Free From Artificial Preservatives
I only recieved this camera today, so this is my first thoughts review and not fully indepth . I shall add to it and amend it as time goes on. Not all functions of the camera will be discussed straight away, and some things Im not even sure what they do yet! Please bear this mind when rating and please keep checking back for updates as I get to know the camera better and discuss all its properties in more detail.
I am an avid photographer and have had my fair share of high end and prosumer DSLRS. I started with a Nikon D50, then progressed to a D200, top of the range D700 and then down to a D90.
Due to a house move and health issues, I had to sell all my DSLR equipment and found myself cameraless for the first time in many years. I started on the lookout for a compact but powerful camera that could provide me with the manual control and picture quality of a DSLR, but in a smaller package.
One reason I wanted to avoid a DSLR this time around was the inconvenice of carrying a bag of lenses around with me. Everytime I went out somewhere with my camera, I also had 5 or 6 lenses to cart around "just in case" that golden shot provided itself. I always knew if I didnt take my macro lens or my super telephoto, I'd miss a shot and regret not taking the lens. This meant I had a backpack full of lenses and it weighed well over 40KG. With the back problems I have, this is not good on a days hiking. This often meant I'd not take any camera at all, and miss any shot.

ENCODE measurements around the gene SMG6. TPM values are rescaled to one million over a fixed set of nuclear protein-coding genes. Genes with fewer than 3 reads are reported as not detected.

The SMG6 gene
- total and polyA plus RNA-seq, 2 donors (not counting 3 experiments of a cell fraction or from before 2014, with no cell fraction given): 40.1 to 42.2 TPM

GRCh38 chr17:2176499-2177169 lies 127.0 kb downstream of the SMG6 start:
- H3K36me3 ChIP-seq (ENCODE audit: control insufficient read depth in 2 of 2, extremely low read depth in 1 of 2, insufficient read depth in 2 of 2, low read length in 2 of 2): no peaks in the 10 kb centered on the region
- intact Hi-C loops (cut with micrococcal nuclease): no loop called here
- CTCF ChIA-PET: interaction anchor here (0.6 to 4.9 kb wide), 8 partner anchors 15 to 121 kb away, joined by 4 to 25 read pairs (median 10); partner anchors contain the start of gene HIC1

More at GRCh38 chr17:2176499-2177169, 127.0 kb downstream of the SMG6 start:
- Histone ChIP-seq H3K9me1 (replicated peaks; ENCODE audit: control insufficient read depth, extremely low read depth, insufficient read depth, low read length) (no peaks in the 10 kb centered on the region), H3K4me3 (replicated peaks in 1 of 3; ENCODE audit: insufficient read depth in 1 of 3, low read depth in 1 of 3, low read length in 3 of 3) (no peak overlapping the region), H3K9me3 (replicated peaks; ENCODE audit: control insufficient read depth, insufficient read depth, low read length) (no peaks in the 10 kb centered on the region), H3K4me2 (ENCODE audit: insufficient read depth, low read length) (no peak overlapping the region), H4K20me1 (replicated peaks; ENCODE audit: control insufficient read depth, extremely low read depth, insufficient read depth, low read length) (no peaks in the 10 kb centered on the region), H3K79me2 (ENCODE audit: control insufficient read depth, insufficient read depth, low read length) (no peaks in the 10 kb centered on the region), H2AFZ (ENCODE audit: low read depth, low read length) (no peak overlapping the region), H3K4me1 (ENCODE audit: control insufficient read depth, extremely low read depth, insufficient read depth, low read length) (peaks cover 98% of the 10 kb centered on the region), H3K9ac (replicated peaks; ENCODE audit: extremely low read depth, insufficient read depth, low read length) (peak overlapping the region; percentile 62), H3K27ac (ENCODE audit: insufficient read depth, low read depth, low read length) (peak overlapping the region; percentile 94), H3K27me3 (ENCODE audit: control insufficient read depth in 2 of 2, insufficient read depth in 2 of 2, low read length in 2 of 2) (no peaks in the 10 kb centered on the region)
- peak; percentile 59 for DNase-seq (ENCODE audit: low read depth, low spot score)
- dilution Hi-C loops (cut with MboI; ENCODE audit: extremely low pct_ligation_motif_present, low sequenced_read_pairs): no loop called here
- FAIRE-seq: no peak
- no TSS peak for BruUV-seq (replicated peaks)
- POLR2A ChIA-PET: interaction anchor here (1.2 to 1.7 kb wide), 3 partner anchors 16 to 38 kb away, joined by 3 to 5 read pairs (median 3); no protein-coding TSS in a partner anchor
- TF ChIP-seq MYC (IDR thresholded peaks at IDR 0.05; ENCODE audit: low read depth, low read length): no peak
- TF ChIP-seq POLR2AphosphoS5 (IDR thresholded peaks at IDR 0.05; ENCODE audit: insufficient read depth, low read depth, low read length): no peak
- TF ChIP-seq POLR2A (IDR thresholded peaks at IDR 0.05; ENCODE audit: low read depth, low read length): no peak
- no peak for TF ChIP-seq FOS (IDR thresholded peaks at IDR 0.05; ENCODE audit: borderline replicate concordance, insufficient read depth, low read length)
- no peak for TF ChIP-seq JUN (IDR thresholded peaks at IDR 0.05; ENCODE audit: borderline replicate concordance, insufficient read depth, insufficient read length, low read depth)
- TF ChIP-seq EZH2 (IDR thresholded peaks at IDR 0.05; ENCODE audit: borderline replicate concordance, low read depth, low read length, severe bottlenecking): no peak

So my mind was made up,I wanted a small all in one camera. But then I had the dilema of the limited zoom range most compact and bridge cameras offer. Thankfully, with the aid of the internet, I soon discovered the so called "super zoom" cameras. These as thier name suggests have a massive zoom range, one that to acheive similar in a DSLR would require several thousand pounds worth of lenses.
As usual there is a myraid of choice when it comes to super zoom cameras. all the major manufactures have at least 1 model, and seem intent on releasing more and more in the race to have the biggest and best camera. Many people are suckered in to this race, when camera companys release the same camera but with a slightly higher megapixel count. In the real world, this means nothing, and can actualy decrease image quality rather than improve it. 6 MegaPixels is more than enough for anyone printing up to A3 size, with 10MP being a good comprimise.
***Why the Canon***
So after much research, I had come to the conclusion that the Canon Powershot SX1 IS would suit me well. The things that sold it for me, were the manual control, sensor type, the zoom range and the Full 1080p HD video. I watched and read many reviews and also studied many sample images and videos before making my choice and later on, I shall go into detail about these and just why I picked this camera.
This particular camera cost me £270 from Ebay. It is a refurbished unit direct from Canon UK. Brand new, this camera can cost up to £500 at some retailers, with £350-400 being the average price. The refurbished unit comes with 1 year full warranty, and I think a bit of bargain!.